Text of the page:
Recall a survey in the states that had 80 – 90% of charging done at home or work. Similarly a chevy volt hybrid travelled only 6% less than a nissan leaf on electricity.

    So most mornings if you so chose to plug it in it will be full. In a internal combustion vehicle thats only once a week.

  • Simon

    Electric + full autonomy = massive drop in private vehicle ownership in built up areas.

  • Ian

    Nothing wrecks a nice al fresco meal or coffee quicker than a diesel bus roaring past.
    The sooner we move to electric the better.

    • Kyle

      Or you could eat indoors. They have these amazing things called “windows.”

      • Ian

        Much of the western world enjoy eating outdoors, bbqs or otherwise, me included, & most people would enjoy less noise. Do you eat outside?. Or just prefer noisy buses?

  • MaxG

    Didn’t think we would tend on this forum to start talking black and white or polarisation… 🙂

    Change needs change management! When you run a project, the reasons for doing it are defined, clear and sanctioned by the leadership. This is completely different in a forum like a democracy, where every man and his dog has an opinion, but where also agendas are being pushed for a certain outcome. The Greens (there and here) are often referred to as radicals, drug users, and hippies, whatever name you give them, they are more radical when it comes to deadlines; I mean most of us would agree that given the knowledge we have today, that we should have gone EV 30 years ago, meaning asking for a ban of ICE technology by 2030! (hello 13 years from now) or three to one car generations later (depending on your demographics) — it seems this is enough time to change course; at least so I would think.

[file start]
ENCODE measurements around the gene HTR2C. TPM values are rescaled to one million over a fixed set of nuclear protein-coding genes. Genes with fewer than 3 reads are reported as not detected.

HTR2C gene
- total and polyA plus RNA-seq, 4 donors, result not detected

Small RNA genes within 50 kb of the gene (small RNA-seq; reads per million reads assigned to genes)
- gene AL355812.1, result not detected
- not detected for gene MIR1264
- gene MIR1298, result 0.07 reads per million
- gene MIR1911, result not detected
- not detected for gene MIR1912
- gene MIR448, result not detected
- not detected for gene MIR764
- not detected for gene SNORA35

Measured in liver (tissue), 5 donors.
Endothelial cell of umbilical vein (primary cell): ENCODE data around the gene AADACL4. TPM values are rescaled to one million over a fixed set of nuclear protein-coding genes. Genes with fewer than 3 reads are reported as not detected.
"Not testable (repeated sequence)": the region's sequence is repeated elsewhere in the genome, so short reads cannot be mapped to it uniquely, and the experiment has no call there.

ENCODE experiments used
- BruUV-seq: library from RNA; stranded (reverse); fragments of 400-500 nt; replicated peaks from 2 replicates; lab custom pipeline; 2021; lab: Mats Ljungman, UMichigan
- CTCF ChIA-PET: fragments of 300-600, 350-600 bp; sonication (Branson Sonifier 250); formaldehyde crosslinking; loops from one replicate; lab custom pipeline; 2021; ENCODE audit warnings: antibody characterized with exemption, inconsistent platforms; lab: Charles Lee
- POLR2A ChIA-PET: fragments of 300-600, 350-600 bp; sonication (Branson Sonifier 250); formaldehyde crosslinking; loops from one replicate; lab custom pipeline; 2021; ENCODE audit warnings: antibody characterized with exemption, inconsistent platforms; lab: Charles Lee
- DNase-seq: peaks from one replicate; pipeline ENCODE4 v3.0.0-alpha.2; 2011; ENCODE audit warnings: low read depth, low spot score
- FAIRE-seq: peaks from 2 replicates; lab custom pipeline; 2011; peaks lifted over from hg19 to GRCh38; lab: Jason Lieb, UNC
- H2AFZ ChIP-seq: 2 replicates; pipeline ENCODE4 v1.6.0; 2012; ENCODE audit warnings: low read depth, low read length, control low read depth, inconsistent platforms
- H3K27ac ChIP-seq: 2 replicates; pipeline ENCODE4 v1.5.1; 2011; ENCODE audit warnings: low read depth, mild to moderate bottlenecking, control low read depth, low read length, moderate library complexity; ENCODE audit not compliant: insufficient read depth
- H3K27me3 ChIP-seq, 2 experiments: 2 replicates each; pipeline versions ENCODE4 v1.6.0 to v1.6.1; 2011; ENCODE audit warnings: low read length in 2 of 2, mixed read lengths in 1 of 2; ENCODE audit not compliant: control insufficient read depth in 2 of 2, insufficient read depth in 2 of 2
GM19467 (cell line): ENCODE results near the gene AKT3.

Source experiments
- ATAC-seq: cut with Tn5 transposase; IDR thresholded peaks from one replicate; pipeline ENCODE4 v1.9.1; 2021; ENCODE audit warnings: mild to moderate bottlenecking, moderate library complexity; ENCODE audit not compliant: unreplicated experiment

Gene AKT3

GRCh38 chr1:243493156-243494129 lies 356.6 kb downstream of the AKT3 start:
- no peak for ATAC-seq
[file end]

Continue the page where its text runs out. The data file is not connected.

However, electricity companies are all for it; of course, money in theory pockets is better than in Saudi Arabia. The theme here is: those who loose will oppose the change, while those who win will be all for it. Winfried Kretschmann simply indicated that the “radical push” for a total ban, and listen, not a ban on selling ICE, but on being able to register any ICE vehicle hasn’t been thought through by its party. Also bare in mind that it was Kretschmann who last year spend 40+m Euro on building charging stations. However (again) buying most recently a diesel car wasn’t the smartest thing a “greeny” could do.